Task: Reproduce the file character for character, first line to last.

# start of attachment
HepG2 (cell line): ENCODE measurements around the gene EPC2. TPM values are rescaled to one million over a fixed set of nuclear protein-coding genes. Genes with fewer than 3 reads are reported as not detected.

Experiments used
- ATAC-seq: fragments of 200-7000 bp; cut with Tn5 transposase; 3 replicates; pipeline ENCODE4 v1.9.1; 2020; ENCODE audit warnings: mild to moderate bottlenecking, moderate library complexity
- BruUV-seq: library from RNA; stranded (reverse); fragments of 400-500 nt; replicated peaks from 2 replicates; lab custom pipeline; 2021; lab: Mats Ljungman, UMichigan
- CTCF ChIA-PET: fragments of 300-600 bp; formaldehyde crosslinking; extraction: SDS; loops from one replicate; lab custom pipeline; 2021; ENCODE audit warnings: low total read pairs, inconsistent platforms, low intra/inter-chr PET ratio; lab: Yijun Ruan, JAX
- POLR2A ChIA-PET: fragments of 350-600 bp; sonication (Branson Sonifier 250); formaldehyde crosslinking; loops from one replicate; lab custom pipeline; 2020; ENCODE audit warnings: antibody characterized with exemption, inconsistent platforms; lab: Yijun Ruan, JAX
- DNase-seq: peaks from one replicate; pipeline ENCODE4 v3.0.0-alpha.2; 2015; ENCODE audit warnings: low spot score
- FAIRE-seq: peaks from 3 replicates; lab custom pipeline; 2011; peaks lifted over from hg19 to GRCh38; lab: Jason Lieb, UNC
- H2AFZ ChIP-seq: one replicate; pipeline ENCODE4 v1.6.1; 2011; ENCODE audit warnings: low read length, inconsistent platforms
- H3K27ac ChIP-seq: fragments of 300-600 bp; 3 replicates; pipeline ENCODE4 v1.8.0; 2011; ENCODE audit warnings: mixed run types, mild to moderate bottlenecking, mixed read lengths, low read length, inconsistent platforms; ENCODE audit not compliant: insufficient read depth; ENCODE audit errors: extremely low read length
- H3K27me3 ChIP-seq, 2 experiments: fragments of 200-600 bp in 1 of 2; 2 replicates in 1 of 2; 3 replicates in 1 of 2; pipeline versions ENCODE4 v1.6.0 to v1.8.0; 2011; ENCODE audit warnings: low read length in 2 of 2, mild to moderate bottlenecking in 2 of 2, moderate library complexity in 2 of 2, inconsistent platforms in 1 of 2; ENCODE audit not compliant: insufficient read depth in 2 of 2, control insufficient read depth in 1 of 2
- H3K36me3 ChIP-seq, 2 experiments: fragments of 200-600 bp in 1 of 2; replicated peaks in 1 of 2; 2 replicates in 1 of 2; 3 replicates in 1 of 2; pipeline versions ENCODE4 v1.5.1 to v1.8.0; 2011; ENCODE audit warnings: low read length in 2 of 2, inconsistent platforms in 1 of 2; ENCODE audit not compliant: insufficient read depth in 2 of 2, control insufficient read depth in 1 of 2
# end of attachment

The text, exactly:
HepG2 (cell line): ENCODE measurements around the gene EPC2. TPM values are rescaled to one million over a fixed set of nuclear protein-coding genes. Genes with fewer than 3 reads are reported as not detected.

Experiments used
- ATAC-seq: fragments of 200-7000 bp; cut with Tn5 transposase; 3 replicates; pipeline ENCODE4 v1.9.1; 2020; ENCODE audit warnings: mild to moderate bottlenecking, moderate library complexity
- BruUV-seq: library from RNA; stranded (reverse); fragments of 400-500 nt; replicated peaks from 2 replicates; lab custom pipeline; 2021; lab: Mats Ljungman, UMichigan
- CTCF ChIA-PET: fragments of 300-600 bp; formaldehyde crosslinking; extraction: SDS; loops from one replicate; lab custom pipeline; 2021; ENCODE audit warnings: low total read pairs, inconsistent platforms, low intra/inter-chr PET ratio; lab: Yijun Ruan, JAX
- POLR2A ChIA-PET: fragments of 350-600 bp; sonication (Branson Sonifier 250); formaldehyde crosslinking; loops from one replicate; lab custom pipeline; 2020; ENCODE audit warnings: antibody characterized with exemption, inconsistent platforms; lab: Yijun Ruan, JAX
- DNase-seq: peaks from one replicate; pipeline ENCODE4 v3.0.0-alpha.2; 2015; ENCODE audit warnings: low spot score
- FAIRE-seq: peaks from 3 replicates; lab custom pipeline; 2011; peaks lifted over from hg19 to GRCh38; lab: Jason Lieb, UNC
- H2AFZ ChIP-seq: one replicate; pipeline ENCODE4 v1.6.1; 2011; ENCODE audit warnings: low read length, inconsistent platforms
- H3K27ac ChIP-seq: fragments of 300-600 bp; 3 replicates; pipeline ENCODE4 v1.8.0; 2011; ENCODE audit warnings: mixed run types, mild to moderate bottlenecking, mixed read lengths, low read length, inconsistent platforms; ENCODE audit not compliant: insufficient read depth; ENCODE audit errors: extremely low read length
- H3K27me3 ChIP-seq, 2 experiments: fragments of 200-600 bp in 1 of 2; 2 replicates in 1 of 2; 3 replicates in 1 of 2; pipeline versions ENCODE4 v1.6.0 to v1.8.0; 2011; ENCODE audit warnings: low read length in 2 of 2, mild to moderate bottlenecking in 2 of 2, moderate library complexity in 2 of 2, inconsistent platforms in 1 of 2; ENCODE audit not compliant: insufficient read depth in 2 of 2, control insufficient read depth in 1 of 2
- H3K36me3 ChIP-seq, 2 experiments: fragments of 200-600 bp in 1 of 2; replicated peaks in 1 of 2; 2 replicates in 1 of 2; 3 replicates in 1 of 2; pipeline versions ENCODE4 v1.5.1 to v1.8.0; 2011; ENCODE audit warnings: low read length in 2 of 2, inconsistent platforms in 1 of 2; ENCODE audit not compliant: insufficient read depth in 2 of 2, control insufficient read depth in 1 of 2